Burning the Daylight Oil

“The early bird gets the worm.” — Traditional Western proverb.

“By getting up early in the morning, one also gets more time at his disposal for work as compared to late-risers. Scholar and thinkers get up early in the morning and contemplate.” — Rig Veda, Hindu sacred verses.

You’ve got to admire those night owls—the co-workers who stay well past quitting time to get their work done, displaying an impressive level of productivity in the process. But if you don’t fit that mold, there’s no reason to let them hog all the glory. You can hit the ground running as the sun comes up, and get a head start by burning the daylight equivalent of their midnight oil.

Your goal here is to get into the office before your co-workers do, so you’ll have that quiet, pristine time all to yourself before the world fills up with noise and distraction. Here’s how to do it.

Prior Preparation
One way to get a quick start on the day is to prepare for the next morning before you head out the door every evening. You’ll find that planning ahead makes life a lot easier (if less exciting) than making it up as you go along.

First, put away everything that doesn’t live on your desk. This limits distracting clutter, and makes it easier to find what you need later on. Then spend some time putting together your to-do list for the next day. Consider each task in detail, deciding where it fits on your list and assigning priority as you go. Remember to schedule the tougher, more important tasks for the time of day when your productive energy peaks. For most of us that’s early in the morning, but you may be an exception; in any case, just be sure you tackle those tough items when you’re feeling your best.

Next, gather the materials you need to jump right into your tasks. Have them ready and waiting so you can grab and go when you get to your desk in the morning. Don’t assume that something is where you left it last time; check, so you’re not unpleasantly surprised when you reach for it.

The Night Before
Before you hit the hay, get your mind right. You need to get a good night’s rest before you dive into the next day, so clear out the cerebral clutter first: identify what you know you’ve completed, so you can cross it off your mental list and it won’t bother you subconsciously. As for what’s on your plate for tomorrow, just be aware of what’s in store but don’t dwell on it. At most, touch on it lightly; you’ve already made your to-do list and done your hard thinking.

Speaking of sleep, do your best to get a good night’s worth. Avoid caffeinated drinks and heavy or sugary foods before you go to bed, and don’t stay up too late. You can’t hit the ground running if you’re groggy.

In the Morning
Needless to say, you’ll need to start getting up significantly earlier than you’re used to, assuming you want to arrive an hour or so before your fellow employees. Now, you don’t have to jump straight to rising an hour earlier; you can start with fifteen minutes or half an hour, and work your way up. It won’t take long to reset your personal clock.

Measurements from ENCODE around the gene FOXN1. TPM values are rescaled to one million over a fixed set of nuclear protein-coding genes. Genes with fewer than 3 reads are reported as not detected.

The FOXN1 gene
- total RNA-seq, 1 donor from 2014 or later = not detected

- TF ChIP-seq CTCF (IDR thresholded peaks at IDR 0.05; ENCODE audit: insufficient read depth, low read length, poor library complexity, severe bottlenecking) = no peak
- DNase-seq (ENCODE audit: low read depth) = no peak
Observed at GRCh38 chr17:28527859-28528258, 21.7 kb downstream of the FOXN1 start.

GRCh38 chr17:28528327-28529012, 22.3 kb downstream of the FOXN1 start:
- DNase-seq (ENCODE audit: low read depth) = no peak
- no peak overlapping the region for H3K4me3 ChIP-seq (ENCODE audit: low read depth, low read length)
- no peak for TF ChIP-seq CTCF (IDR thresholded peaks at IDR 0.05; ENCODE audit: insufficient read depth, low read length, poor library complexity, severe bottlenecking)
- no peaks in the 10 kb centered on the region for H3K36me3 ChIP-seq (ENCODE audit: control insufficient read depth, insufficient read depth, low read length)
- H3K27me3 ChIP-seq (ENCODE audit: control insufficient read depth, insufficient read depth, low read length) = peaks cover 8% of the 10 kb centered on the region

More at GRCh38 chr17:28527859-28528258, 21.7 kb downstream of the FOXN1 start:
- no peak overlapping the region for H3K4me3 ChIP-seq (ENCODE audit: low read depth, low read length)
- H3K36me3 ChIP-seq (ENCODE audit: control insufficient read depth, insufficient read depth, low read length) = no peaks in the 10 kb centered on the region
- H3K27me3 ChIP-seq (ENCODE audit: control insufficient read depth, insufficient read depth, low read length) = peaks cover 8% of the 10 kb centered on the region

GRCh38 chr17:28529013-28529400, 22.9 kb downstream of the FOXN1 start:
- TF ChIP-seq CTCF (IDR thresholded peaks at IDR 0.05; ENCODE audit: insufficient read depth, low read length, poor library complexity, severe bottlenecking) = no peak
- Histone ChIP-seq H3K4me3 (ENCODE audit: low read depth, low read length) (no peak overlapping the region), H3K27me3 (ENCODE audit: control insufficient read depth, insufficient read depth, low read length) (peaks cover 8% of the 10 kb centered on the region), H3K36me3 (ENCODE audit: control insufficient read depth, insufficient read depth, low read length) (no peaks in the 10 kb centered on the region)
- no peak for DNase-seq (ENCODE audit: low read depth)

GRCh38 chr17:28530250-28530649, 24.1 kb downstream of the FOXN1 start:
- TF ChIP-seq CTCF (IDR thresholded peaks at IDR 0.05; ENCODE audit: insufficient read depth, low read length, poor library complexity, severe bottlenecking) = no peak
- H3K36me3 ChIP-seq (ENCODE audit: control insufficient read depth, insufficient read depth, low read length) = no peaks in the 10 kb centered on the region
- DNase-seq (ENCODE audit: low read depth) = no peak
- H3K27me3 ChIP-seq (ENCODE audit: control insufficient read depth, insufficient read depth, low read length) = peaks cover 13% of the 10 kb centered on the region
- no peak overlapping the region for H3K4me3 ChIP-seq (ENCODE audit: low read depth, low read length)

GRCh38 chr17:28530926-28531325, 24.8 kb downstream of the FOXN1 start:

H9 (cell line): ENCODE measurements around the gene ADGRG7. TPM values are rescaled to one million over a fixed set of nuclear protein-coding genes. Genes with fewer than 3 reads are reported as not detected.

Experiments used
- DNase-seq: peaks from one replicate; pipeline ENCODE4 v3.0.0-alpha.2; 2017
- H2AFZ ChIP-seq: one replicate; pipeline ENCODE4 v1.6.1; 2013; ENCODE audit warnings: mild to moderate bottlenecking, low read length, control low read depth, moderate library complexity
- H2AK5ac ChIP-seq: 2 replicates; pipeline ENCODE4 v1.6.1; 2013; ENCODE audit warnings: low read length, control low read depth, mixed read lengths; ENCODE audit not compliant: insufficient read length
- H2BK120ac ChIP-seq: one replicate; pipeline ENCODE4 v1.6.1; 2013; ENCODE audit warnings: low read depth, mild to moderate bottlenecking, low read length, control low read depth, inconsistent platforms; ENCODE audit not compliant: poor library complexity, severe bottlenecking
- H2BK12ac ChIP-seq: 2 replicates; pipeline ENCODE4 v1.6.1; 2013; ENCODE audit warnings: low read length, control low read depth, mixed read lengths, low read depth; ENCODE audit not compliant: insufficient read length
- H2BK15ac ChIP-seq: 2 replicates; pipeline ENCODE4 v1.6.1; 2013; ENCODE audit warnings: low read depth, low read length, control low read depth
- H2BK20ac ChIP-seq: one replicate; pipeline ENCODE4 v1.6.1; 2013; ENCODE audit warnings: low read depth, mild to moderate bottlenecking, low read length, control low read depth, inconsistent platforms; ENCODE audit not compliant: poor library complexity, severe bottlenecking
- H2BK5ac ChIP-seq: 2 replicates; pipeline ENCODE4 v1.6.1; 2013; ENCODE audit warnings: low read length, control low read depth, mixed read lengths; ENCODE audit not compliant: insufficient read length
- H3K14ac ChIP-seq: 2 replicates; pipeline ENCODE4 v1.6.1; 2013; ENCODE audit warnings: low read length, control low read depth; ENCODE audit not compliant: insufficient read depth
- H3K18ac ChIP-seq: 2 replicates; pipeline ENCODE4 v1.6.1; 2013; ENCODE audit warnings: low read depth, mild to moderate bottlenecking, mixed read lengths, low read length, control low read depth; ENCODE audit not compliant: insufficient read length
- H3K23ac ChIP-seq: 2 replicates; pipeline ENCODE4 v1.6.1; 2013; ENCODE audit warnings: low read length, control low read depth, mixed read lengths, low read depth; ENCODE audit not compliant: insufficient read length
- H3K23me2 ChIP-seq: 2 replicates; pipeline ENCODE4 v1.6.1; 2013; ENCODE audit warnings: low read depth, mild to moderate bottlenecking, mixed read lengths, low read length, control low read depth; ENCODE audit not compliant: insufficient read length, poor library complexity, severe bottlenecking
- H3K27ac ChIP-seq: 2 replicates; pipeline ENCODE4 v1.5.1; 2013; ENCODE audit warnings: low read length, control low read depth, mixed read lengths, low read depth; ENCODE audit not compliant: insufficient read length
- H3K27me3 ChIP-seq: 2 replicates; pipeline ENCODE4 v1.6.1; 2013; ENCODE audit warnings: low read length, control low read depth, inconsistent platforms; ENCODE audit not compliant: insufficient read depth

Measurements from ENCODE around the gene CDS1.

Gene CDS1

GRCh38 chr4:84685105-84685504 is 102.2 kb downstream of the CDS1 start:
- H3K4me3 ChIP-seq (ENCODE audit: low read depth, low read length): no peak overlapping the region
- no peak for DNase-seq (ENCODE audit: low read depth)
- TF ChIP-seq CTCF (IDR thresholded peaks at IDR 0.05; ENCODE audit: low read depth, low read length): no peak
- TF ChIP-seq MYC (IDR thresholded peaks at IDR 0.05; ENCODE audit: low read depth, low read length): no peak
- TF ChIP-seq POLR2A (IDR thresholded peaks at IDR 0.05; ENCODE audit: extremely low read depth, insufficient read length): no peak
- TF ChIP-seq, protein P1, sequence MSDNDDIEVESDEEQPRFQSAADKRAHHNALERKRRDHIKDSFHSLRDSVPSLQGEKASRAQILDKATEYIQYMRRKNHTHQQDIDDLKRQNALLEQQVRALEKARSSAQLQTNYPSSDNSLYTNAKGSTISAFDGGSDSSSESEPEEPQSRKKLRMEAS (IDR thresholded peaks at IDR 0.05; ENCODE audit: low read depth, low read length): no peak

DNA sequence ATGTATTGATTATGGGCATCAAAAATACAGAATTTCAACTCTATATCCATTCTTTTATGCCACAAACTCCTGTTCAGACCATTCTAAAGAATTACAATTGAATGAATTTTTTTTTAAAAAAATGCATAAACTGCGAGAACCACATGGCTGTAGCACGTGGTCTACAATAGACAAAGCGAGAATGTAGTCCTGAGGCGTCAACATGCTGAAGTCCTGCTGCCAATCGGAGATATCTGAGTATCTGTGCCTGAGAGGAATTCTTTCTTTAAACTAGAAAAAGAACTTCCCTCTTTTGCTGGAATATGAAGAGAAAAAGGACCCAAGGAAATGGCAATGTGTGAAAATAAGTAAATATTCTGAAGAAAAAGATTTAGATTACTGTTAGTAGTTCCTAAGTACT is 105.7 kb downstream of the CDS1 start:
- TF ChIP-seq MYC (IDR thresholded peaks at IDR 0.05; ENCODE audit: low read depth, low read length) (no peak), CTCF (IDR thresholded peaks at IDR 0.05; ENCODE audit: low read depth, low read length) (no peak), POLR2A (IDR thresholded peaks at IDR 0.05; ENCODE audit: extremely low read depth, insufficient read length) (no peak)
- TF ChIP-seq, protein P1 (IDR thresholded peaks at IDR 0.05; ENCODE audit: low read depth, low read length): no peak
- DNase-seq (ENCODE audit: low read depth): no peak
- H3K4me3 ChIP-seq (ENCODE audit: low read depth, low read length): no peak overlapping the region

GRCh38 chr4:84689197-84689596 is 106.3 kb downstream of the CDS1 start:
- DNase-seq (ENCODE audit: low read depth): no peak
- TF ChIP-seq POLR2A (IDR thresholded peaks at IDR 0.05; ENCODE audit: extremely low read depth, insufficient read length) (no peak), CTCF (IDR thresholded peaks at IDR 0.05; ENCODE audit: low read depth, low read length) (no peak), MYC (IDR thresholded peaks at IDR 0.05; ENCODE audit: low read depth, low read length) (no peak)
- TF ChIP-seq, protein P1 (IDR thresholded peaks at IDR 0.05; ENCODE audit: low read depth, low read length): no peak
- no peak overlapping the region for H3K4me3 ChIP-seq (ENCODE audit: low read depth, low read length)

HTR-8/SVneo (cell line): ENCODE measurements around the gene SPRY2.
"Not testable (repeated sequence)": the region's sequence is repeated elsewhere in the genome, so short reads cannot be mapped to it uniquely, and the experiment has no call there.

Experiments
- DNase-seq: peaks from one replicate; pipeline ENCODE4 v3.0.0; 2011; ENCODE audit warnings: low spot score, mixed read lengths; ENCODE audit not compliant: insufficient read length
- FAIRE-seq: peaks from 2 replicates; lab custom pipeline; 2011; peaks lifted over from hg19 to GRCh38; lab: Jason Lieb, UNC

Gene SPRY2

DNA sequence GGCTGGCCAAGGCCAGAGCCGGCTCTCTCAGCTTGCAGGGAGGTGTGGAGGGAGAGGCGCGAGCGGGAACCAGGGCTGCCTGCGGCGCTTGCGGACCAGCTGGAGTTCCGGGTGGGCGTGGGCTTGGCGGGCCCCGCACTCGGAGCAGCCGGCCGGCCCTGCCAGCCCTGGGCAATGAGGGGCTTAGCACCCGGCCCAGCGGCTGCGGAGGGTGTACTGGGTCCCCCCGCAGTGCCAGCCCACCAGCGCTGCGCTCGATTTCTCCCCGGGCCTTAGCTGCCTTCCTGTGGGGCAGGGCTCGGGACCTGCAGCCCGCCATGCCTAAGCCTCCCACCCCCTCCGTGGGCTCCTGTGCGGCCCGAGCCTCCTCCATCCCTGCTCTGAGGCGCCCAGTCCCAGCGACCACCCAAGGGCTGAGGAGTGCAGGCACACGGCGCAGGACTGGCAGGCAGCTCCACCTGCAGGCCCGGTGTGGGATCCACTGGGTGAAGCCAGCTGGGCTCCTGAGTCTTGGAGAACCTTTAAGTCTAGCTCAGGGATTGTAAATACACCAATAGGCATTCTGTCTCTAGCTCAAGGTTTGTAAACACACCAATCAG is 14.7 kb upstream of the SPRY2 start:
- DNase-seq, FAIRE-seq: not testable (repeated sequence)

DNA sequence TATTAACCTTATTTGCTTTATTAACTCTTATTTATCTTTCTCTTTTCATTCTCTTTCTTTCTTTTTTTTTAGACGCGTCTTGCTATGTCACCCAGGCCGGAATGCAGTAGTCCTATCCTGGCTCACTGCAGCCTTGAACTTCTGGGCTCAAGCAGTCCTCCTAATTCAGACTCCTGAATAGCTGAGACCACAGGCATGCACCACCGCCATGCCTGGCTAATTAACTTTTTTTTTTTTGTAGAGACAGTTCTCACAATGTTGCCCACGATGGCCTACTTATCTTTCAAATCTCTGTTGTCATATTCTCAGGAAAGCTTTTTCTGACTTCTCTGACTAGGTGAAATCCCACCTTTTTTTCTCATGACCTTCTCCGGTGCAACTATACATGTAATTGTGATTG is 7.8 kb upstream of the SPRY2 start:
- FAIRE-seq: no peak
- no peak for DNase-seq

However, realize that you’re probably going to want to get up more than an hour earlier, because there are other things you can try to get yourself moving—and some of them take time that you’ll have to make if you’re not doing them already.

For example: if praying or meditation isn’t already a part of your morning ritual, consider trying it, to get your day on track. It doesn’t hurt to think about the day’s schedule a bit as well. You may want to follow that up with some light exercise before you hit the shower.

Next, have a good breakfast. Even if you’re never particularly hungry in the morning, force yourself to eat. You’ve heard it a thousand times, but breakfast really is the day’s most important meal. It takes a serious amount of fuel to get you started and keep you running until lunchtime, especially if you’re going in earlier than usual.

Many of us lose time in the morning by driving ourselves to work; unfortunately, about all you can reasonably do during personal drive time is think. That’s nothing to sneeze at, but if you’re able to participate in a ride-share or public transportation, you can also get started on your to-do list while someone else takes care of the driving. You may not be able to tackle one of your big tasks in its entirety—that would depend on the length of your commute—but at least you’ll have a head start. And who knows? You may actually get to cross something off your list before you even arrive at the office.

In Early, Out Early
Studies have repeatedly shown that people who go in to work an hour or so early get more done in that time than they do in any other hour of the day. If you face the day head-on this way, you can go home when you’re supposed to—and you’ll get to enjoy the rest of your life, an advantage you’ll have over many of those poor, hardworking night owls.